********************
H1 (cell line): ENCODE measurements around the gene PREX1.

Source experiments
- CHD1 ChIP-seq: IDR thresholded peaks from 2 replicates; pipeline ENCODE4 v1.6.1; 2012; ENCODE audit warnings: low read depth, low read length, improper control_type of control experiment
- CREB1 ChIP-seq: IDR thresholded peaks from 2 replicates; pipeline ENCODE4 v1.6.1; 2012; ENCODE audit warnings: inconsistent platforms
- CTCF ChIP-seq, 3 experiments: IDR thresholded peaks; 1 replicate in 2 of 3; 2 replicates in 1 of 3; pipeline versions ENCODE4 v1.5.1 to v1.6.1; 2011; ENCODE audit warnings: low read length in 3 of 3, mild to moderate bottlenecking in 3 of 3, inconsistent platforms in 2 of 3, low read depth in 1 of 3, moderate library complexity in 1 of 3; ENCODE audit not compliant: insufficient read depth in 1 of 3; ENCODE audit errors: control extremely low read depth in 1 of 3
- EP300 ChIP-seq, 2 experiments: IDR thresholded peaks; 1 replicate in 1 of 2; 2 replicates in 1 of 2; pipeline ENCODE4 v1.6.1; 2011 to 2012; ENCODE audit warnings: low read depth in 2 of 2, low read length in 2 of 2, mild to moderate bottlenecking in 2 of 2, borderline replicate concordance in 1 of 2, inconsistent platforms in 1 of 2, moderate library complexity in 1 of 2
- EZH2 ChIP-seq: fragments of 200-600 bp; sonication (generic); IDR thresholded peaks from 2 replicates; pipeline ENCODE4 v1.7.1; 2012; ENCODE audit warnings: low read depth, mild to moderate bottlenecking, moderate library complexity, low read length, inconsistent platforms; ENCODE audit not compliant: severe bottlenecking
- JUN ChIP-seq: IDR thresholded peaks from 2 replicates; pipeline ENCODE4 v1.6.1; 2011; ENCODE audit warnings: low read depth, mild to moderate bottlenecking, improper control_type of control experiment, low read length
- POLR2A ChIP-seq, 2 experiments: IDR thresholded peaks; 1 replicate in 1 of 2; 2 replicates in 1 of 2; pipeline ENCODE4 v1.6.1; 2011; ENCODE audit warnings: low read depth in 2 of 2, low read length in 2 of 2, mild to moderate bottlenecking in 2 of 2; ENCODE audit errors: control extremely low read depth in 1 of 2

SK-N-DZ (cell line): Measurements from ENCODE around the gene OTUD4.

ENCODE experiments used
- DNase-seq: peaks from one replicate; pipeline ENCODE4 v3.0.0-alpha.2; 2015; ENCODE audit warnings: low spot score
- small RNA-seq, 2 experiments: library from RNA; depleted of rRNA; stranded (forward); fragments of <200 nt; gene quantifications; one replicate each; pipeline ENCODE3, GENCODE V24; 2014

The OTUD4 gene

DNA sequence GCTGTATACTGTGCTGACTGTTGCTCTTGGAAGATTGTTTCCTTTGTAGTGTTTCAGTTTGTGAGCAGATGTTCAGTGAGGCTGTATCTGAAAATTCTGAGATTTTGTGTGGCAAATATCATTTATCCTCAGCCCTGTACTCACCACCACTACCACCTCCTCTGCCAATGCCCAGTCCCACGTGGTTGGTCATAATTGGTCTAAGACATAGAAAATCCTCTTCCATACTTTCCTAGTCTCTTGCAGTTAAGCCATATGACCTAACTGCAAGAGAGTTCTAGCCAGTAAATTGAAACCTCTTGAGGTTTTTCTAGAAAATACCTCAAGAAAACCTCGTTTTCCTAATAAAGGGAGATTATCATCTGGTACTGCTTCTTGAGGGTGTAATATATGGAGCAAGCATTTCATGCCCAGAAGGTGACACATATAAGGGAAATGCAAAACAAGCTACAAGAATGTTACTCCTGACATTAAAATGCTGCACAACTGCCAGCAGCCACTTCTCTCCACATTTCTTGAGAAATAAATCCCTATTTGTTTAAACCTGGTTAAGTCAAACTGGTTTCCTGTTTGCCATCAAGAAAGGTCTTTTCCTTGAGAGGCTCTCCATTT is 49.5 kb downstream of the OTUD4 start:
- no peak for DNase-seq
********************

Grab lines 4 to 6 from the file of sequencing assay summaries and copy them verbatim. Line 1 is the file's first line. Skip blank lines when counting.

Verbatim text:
- CREB1 ChIP-seq: IDR thresholded peaks from 2 replicates; pipeline ENCODE4 v1.6.1; 2012; ENCODE audit warnings: inconsistent platforms
- CTCF ChIP-seq, 3 experiments: IDR thresholded peaks; 1 replicate in 2 of 3; 2 replicates in 1 of 3; pipeline versions ENCODE4 v1.5.1 to v1.6.1; 2011; ENCODE audit warnings: low read length in 3 of 3, mild to moderate bottlenecking in 3 of 3, inconsistent platforms in 2 of 3, low read depth in 1 of 3, moderate library complexity in 1 of 3; ENCODE audit not compliant: insufficient read depth in 1 of 3; ENCODE audit errors: control extremely low read depth in 1 of 3
- EP300 ChIP-seq, 2 experiments: IDR thresholded peaks; 1 replicate in 1 of 2; 2 replicates in 1 of 2; pipeline ENCODE4 v1.6.1; 2011 to 2012; ENCODE audit warnings: low read depth in 2 of 2, low read length in 2 of 2, mild to moderate bottlenecking in 2 of 2, borderline replicate concordance in 1 of 2, inconsistent platforms in 1 of 2, moderate library complexity in 1 of 2